Human tumour cells and human primary and metastatic solid tumours – data from refs. 8,9,10,11,12
Glucose uptake rates in human solid tumours grown in vivo were measured by Kallinowski and collaborators^{8}. In Fig. 1 of their paper, these authors report measurements carried out with a number of human primary and metastatic tumours xenografted into athymic, Tcell deficient rats. Glucose concentrations were measured enzymatically in the blood flow of perfused tumour tissues by inserting cannulas into both the supply artery and the drain vein, and the kinetic decline of the metabolite concentrations in the blood before and after the tumour tissues was carefully used to compute the rates of glucose uptake by tumours.
Data are given in units of μmol of glucose per gram of wet tumour tissue per minutes and are plotted as the function of the tumour wet weight (in grams). Since the mass density of tumours is approximately 1 pg μm^{−3}, we infer both glucose uptake rates and tumour volumes from these data. The curated data are listed in Table 4.
The human tumours studied in ref. 8 included breast, uterine and ovarian carcinomas, melanomas, thyroid carcinomas and lung carcinomas. Unfortunately, they did not investigate glucose uptake in isolated cells nor did they measure cell volumes. We have therefore mined the scientific literature for data obtained with established human carcinomas cell lines in vitro. As we shall see below, the measurements do not vary much between different cell lines and this allows us to estimate an average η value for human cells.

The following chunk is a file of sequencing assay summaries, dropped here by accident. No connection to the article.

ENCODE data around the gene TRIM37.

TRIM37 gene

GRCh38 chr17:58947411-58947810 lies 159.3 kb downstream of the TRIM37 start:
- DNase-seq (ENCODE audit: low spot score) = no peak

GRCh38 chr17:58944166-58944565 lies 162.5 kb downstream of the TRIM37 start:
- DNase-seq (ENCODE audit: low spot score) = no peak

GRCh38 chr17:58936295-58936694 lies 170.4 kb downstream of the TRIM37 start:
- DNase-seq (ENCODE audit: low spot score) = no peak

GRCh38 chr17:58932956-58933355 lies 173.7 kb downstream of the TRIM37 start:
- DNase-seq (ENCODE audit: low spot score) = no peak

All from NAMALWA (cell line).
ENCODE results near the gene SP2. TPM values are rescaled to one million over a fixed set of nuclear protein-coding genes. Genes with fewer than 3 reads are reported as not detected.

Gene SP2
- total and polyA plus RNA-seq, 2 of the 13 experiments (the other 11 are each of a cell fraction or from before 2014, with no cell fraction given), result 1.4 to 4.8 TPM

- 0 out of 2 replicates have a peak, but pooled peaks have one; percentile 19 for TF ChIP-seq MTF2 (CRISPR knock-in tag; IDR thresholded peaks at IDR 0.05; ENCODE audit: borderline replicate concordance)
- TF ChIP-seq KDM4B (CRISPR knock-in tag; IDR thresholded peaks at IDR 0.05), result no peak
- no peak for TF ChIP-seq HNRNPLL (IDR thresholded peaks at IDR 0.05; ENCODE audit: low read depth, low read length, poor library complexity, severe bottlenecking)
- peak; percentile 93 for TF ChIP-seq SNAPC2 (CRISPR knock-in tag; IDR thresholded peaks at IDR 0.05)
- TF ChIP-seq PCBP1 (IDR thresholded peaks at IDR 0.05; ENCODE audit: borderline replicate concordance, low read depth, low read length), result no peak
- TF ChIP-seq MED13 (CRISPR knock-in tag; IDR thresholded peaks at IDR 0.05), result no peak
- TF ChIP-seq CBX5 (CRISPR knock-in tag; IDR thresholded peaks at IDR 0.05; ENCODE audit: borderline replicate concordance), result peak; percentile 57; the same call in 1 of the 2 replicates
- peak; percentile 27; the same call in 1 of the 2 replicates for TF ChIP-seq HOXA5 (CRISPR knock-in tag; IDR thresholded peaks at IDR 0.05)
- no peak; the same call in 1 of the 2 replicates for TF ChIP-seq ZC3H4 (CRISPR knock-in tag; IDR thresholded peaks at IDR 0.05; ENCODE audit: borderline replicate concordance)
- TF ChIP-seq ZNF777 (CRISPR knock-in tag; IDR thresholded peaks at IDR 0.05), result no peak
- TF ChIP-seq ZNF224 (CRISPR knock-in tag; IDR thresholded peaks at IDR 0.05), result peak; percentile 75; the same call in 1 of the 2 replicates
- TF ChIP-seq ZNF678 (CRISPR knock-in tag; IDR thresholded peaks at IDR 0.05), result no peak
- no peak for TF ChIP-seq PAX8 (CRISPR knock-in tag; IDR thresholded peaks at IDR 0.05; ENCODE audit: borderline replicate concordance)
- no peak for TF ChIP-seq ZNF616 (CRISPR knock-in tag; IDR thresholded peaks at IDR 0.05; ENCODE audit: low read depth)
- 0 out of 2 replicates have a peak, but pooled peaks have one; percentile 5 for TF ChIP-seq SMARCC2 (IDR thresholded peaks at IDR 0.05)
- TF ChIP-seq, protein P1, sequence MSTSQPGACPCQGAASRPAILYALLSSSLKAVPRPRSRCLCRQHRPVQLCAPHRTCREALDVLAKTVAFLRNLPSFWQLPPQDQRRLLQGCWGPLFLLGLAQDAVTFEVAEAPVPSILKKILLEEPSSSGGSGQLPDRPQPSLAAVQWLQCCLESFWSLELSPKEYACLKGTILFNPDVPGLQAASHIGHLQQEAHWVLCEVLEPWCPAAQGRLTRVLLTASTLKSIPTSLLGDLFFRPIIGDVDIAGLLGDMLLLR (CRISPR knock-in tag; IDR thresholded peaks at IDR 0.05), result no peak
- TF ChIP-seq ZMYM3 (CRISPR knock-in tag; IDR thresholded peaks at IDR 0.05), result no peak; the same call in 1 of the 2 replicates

In Table 3 of their paper^{9}, Mazurek et al. report the glucose consumption rates of two human breast carcinoma cell lines, MCF7 and MDAMB443; the values are: c_{MCF7} = (43.8 ± 0.5) nmol (10^{5} cells)^{−1} hour^{−1} c_{MDA} = (10.6 ± 0.9) nmol (10^{5} cells)^{−1} hour^{−1}. The measured volumes of MCF7 (4000 fL = 4000 μm^{−3}) and MDA (approximately 7000 μm^{−3}) cells can be found in refs. 10 and 11, respectively. Thus, we calculate η_{MCF7} = (1.83 ± 0.01) ·10^{−12} μmol min^{−1} μm^{−3} and η_{MDA} = (2.5 ± 0.21) ·10^{−13} μmol min^{−1} μm^{−3}.
On the other hand, AykinBurns et al. studied glucose consumption with human colon carcinoma cells and normal nonimmortalized colon cells^{12}. They find the following values for the three tumour cell lines HT29, SW480 and HCT116: c_{HT29} = (9.0 ± 1.0) μmol (10^{6} cells)^{−1} day^{−1}, c_{SW480} = (17.0 ± 3.0) μmol (10^{6} cells)^{−1} day^{−1} and c_{HCT116} = (21.0 ± 3.0) μmol (10^{6} cells)^{−1} day^{−1}.